38 ISE Magazine | www.iise.org/ISEmagazine
There is no question about the importance of re-
newing and improving the electrical infrastructure
in the United States. Aging structures only provide
high probability of accidents that most of the time
affect vulnerable areas. One of the key initiatives to
overcome aging infrastructure is to modernize the
electrical grid with cutting-edge technology devices that not
only provide good quality of services but also are in alignment
with where information technology is heading in terms of big
data analysis capabilities to constantly increase the value propo-
sition to customers.
Advanced metering infrastructure (AMI), or simply smart
metering, is defined as “an integrated system of smart meters,
communication networks, and data management systems that
enables two-way communication between utilities and cus-
tomers” (mordorintelligence.com). The growth in smart meters
deployment, supported by government policies and funded
incentives, has been constant for the past decade in the United
States, as shown in Figure 1 (on Page 39).
To cope with this rate of installation, projects must be de-
livered more efficiently to meet contractual requirements and
stakeholders’ expectations. In undertaking such large efforts,
all of us know that managing teams becomes complex – chal-
lenges around planning and logistics coordination are present,
project risks materialize and issues with visibility for actual per-
formance may arise.
Our client was in a situation in which the deployment of
an AMI project was delayed, the rate of installation was not
optimal and below planned. In other words, the forecast at the
early stage of the project was not prominent.
To understand the root cause of those problems and revert
the project performance, Motive Power Inc. applied Lean and
Six Sigma principles and developed tools.
Background on the project
Motive Power was contracted by a large East Coast utility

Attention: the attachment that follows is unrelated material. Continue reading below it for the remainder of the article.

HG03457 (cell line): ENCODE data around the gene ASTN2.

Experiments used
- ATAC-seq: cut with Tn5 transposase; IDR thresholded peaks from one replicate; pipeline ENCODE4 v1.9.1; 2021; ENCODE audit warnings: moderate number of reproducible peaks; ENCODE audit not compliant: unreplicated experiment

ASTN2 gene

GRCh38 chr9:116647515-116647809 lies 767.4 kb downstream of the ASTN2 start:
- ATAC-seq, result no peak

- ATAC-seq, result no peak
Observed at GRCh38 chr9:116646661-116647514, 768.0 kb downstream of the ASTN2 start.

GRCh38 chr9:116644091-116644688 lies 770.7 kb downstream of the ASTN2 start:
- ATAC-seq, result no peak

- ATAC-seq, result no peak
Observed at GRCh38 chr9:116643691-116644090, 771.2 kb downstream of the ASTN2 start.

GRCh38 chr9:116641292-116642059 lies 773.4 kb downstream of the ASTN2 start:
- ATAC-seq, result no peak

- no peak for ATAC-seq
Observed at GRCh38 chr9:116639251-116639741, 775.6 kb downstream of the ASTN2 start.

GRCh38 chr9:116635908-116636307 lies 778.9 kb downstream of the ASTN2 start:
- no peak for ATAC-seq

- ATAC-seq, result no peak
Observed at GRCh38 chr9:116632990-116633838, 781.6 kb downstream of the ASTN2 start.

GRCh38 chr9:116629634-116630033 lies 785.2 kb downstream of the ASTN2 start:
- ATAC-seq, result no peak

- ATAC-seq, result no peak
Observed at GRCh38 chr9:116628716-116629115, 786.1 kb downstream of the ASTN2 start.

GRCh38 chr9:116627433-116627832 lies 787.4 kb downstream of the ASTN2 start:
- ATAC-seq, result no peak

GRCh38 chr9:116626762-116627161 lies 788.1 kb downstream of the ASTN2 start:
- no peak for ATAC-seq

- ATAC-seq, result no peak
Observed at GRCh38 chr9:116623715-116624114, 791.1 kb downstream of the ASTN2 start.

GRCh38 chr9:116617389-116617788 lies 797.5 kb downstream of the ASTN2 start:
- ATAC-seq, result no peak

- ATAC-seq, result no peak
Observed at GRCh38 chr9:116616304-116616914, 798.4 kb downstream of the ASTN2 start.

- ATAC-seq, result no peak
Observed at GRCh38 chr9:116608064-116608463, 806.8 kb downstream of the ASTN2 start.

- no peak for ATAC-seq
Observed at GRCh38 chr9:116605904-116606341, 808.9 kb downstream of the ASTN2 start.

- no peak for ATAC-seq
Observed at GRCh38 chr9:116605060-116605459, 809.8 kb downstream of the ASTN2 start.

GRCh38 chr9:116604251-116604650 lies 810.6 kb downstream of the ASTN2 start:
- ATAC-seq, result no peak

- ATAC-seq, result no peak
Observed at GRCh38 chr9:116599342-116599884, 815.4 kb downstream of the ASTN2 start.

company to assist in the project execution by developing and
nding processes and tools to install smart meters efficiently in
How eliminating waste boosted meter
installation by 100% in New York
Plan based on Lean and Six Sigma ideals boosted efficiency, productivity
By Gerhard Baumann and Satvinder Sidhu
March 2021 | ISE Magazine 39
the greater New York City area.
The project covered the geographic area of the Manhat-
tan, Bronx and Westchester boroughs (Figure 2). Between
the three boroughs, there were approximately 2.5 million
smart meters to be installed.
In looking at the initial limited performance data avail-
able, the consultants in charge of the project identified a few
red flags that raised attention. Naturally, the first step to have
a thorough understanding of the project was to gather and
understand the historical performance data.
After the consultants analyzed the findings, the conclu-
sions suggested that the utilities company suffered at several
fronts: a lack of a robust planning process that made it dif-
ficult or impossible to develop logistics plans; the external
stakeholders’ management for building access was not in
place; the presence of large multidwelling units that was not
considered; assignment of teams and individual assignments
was ad hoc; there was no baseline for weekly targets, which